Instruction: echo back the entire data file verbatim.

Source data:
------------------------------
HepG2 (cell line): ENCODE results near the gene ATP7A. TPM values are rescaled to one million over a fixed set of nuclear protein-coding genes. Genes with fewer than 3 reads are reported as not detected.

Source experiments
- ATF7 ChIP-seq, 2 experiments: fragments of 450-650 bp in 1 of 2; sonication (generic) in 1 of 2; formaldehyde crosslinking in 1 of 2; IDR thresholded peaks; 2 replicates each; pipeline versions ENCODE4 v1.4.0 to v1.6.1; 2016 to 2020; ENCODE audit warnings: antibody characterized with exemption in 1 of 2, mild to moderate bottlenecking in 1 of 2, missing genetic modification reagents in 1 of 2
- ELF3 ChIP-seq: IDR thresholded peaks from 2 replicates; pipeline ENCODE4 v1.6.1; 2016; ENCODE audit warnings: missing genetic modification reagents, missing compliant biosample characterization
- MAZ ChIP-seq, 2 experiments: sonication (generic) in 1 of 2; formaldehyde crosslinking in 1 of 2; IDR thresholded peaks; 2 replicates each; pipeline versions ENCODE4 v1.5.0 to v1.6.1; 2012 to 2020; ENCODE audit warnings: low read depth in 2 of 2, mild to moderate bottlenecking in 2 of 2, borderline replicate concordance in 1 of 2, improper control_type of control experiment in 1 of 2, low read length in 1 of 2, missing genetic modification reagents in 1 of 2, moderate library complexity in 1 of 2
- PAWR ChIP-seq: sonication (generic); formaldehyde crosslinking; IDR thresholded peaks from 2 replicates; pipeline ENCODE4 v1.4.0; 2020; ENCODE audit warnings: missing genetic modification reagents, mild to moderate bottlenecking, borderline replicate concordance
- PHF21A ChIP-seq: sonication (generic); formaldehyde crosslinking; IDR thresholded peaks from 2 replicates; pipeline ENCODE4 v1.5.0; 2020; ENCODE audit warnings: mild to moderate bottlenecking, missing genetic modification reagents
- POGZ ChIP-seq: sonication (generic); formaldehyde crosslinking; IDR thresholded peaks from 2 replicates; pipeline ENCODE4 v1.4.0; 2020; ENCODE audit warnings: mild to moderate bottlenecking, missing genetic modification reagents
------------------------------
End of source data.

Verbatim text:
HepG2 (cell line): ENCODE results near the gene ATP7A. TPM values are rescaled to one million over a fixed set of nuclear protein-coding genes. Genes with fewer than 3 reads are reported as not detected.

Source experiments
- ATF7 ChIP-seq, 2 experiments: fragments of 450-650 bp in 1 of 2; sonication (generic) in 1 of 2; formaldehyde crosslinking in 1 of 2; IDR thresholded peaks; 2 replicates each; pipeline versions ENCODE4 v1.4.0 to v1.6.1; 2016 to 2020; ENCODE audit warnings: antibody characterized with exemption in 1 of 2, mild to moderate bottlenecking in 1 of 2, missing genetic modification reagents in 1 of 2
- ELF3 ChIP-seq: IDR thresholded peaks from 2 replicates; pipeline ENCODE4 v1.6.1; 2016; ENCODE audit warnings: missing genetic modification reagents, missing compliant biosample characterization
- MAZ ChIP-seq, 2 experiments: sonication (generic) in 1 of 2; formaldehyde crosslinking in 1 of 2; IDR thresholded peaks; 2 replicates each; pipeline versions ENCODE4 v1.5.0 to v1.6.1; 2012 to 2020; ENCODE audit warnings: low read depth in 2 of 2, mild to moderate bottlenecking in 2 of 2, borderline replicate concordance in 1 of 2, improper control_type of control experiment in 1 of 2, low read length in 1 of 2, missing genetic modification reagents in 1 of 2, moderate library complexity in 1 of 2
- PAWR ChIP-seq: sonication (generic); formaldehyde crosslinking; IDR thresholded peaks from 2 replicates; pipeline ENCODE4 v1.4.0; 2020; ENCODE audit warnings: missing genetic modification reagents, mild to moderate bottlenecking, borderline replicate concordance
- PHF21A ChIP-seq: sonication (generic); formaldehyde crosslinking; IDR thresholded peaks from 2 replicates; pipeline ENCODE4 v1.5.0; 2020; ENCODE audit warnings: mild to moderate bottlenecking, missing genetic modification reagents
- POGZ ChIP-seq: sonication (generic); formaldehyde crosslinking; IDR thresholded peaks from 2 replicates; pipeline ENCODE4 v1.4.0; 2020; ENCODE audit warnings: mild to moderate bottlenecking, missing genetic modification reagents